The Question Concerning Technological Humor

Curator's Note

In the clip above we see the installation of Samantha, an “OS” or Artificial Intelligence (AI) in Spike Jonez’ Her.  In the scene, Theodore (Phoenix) installs Samantha (Johansson) and we see both him find her funny and her recognize humor in his writing. The quest to create funny AI or AI that can recognize humor seems to offer us a window into exploring “the craft of comedy” and thus what humor is, at essence. Given this question, it seems that Heidegger, the (more-or-less-Nazi) German philosopher might offer us some insight into the question of making technological humor. As a caveat, I am not a scholar of Heidegger, merely a novice questioning at what he might tell us about the craft of comedy, and my hope is that this will perhaps stimulate others with more experience in reading this not particularly easy text to chime in and fill out the discussion.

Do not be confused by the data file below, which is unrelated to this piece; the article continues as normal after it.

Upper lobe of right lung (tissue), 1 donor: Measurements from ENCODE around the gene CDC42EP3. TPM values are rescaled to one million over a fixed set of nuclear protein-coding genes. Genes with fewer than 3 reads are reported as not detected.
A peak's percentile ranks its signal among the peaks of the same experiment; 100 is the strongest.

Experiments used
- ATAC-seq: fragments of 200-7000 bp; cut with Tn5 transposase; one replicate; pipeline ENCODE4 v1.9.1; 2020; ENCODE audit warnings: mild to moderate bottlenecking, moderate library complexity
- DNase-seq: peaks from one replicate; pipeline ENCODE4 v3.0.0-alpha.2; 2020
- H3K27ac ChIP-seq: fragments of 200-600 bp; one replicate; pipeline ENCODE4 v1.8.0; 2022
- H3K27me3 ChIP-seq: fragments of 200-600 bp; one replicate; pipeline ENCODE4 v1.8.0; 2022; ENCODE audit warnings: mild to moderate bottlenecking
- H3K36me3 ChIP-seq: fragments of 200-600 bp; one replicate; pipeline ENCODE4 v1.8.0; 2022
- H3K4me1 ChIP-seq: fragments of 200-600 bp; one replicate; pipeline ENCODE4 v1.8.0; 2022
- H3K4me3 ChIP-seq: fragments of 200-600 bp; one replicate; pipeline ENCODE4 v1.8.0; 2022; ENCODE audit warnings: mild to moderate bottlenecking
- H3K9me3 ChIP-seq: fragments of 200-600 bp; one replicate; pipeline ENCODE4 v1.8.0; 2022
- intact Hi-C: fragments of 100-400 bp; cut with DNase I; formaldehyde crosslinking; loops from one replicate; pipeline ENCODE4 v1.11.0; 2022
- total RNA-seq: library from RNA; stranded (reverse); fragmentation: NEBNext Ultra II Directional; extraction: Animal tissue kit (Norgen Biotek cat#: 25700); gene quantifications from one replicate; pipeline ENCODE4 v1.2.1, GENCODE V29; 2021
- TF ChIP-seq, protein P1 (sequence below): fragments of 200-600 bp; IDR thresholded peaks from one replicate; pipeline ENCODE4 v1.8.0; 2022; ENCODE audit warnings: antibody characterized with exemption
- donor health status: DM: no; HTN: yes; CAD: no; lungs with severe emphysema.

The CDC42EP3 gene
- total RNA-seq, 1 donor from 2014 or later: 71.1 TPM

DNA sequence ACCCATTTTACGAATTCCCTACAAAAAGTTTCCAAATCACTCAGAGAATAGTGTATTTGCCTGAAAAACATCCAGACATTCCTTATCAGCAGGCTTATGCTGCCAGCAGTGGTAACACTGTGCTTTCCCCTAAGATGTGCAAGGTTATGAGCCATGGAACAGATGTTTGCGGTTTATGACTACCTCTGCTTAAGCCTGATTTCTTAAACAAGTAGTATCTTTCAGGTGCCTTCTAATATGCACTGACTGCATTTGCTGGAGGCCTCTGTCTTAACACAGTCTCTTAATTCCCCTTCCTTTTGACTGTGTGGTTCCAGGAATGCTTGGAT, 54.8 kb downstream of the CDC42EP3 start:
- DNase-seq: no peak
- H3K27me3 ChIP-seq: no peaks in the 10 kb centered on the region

In his “The Question Concerning Technology,” Heidegger questions what the essence of technology is in order to understand not only humanity’s relationship to technology, but also why modern technology has us heading down a dangerous path (Wikipedia has a pretty good summary if you can’t decipher the original text). Along the way, Heidegger talks about techne, the Greek term for craft, as the root of technology.  Thus, we might rework the theme of this week as the technology of comedy.  If I am right in my understanding that Heidegger sees the shift toward modern technology as engendering a way of thinking (Enframing) that crams everything through the lens of value capacities for human use—something that he seems to think gets us further from the truth rather than revealing it—then it would seem that the interest in creating humorous AIs is dangerous for precisely the reason that it attempts to reduce humor to a reproducible formula. It seems that teaching a computer to tell a joke is thus less about revealing the essence of humor—the craft of learning how to reveal the humor that already lies waiting to move from concealment to unconcealment—and more about creating an instrument to suit our vision of a humorous world.  I’m left wondering, if it were possible to stop seeing everything simply as our own (enframed) construct and instead reveal a techne of comedy, whether we would find that computers already are funny?

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